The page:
Governing Legislation


On 15 April 1997, the Republic of Trinidad & Tobago brought into force the Companies Act, 1995 (as amended by the Companies Amendment Act, 1997) (the ‘Companies Act’). This replaced legislation that was 58-years-old and deficient in a modern commercial environment. The Companies Act is one significant step in the Government’s comprehensive overhaul of the legal and regulatory framework for doing business in Trinidad & Tobago, which is intended to increase its attractiveness as a center of business activity in the Caribbean and Latin America. The Companies Act provides a modern legal framework for the operations of companies in Trinidad & Tobago. It is based primarily on the Canadian model but has been adapted to meet local conditions. There have been a number of recommendations made by the Law Association of Trinidad and Tobago with respect to amendments to the Companies Act, but these have not been placed on the legislative agenda to date.


Clearly the Companies Act has had a significant impact on the way in which business is conducted in this country. Because Trinidad & Tobago is the most industrialised nation in the Caribbean and has significant hydrocarbon resources, particularly natural gas, the Companies Act has implications not only for the domestic commercial community but also for a significant body of international investors who have commercial interests in the Caribbean region. Some of the ways in which the Companies Act impacts on business practices and opportunities in Trinidad & Tobago include the following:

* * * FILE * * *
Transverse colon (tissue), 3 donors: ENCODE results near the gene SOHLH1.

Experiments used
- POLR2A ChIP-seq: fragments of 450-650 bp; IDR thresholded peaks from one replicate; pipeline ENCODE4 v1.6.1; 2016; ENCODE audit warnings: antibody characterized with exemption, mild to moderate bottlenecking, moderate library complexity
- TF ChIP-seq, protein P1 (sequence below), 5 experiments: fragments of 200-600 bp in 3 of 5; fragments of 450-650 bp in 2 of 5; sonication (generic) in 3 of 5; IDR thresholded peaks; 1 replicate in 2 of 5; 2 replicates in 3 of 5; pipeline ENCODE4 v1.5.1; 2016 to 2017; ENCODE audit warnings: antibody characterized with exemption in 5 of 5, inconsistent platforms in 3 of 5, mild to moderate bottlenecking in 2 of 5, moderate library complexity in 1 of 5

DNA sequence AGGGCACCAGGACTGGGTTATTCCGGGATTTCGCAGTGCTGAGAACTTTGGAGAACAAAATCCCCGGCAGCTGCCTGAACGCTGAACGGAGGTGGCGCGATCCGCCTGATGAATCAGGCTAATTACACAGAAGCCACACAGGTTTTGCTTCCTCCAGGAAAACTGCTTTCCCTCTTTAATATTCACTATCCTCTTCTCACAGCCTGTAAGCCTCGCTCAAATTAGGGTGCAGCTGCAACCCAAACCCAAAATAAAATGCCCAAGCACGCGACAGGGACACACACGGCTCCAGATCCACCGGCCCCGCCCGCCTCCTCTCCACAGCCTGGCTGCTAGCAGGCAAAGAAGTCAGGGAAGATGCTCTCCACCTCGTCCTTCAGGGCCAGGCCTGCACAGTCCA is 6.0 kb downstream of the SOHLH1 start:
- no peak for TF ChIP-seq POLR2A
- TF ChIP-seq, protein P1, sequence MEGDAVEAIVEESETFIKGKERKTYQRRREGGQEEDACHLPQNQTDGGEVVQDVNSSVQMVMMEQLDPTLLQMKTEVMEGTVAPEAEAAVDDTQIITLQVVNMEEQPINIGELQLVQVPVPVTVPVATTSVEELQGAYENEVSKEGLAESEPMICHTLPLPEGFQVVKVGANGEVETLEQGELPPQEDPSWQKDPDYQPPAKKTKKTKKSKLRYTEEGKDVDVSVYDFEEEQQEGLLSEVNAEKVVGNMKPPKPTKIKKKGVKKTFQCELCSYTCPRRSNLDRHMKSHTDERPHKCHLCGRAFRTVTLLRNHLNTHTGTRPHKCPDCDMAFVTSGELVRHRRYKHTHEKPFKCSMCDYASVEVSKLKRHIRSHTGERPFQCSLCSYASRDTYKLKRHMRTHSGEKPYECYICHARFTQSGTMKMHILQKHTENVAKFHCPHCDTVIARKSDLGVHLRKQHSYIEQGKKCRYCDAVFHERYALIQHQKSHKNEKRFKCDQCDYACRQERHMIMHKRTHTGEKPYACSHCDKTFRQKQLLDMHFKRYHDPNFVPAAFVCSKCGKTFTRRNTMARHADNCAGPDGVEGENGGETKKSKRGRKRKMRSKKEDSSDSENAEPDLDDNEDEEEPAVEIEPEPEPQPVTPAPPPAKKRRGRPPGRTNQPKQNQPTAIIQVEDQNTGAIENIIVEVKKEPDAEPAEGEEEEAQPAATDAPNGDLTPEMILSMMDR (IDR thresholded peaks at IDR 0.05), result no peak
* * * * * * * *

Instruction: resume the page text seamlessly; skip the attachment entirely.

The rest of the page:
• the introduction of a number of practical provisions which allow greater flexibility to pursue commercial objectives, including:
    • the introduction of “one man companies”;
    • the abolition of the ultra vires rule;
    • the simplification of the capital structure with the abolition of “par value” shares; and
    • the introduction of “amalgamations” as a tool which can facilitate restructuring, mergers and tax planning;
    • the extension and re-enforcement of directors’ duties and liabilities; and
    • the shifting of the balance of power between controllers of companies and minority shareholders to significantly favor the interests of minorities.
It is not surprising, therefore, that the Companies Act has provoked considerable interest and discussion among local and foreign investors alike. Indeed, in some ways, one of the most significant effects of the Companies Act has been to focus the attention of the business community on issues relating to company law and its impact on their conduct of business in Trinidad & Tobago.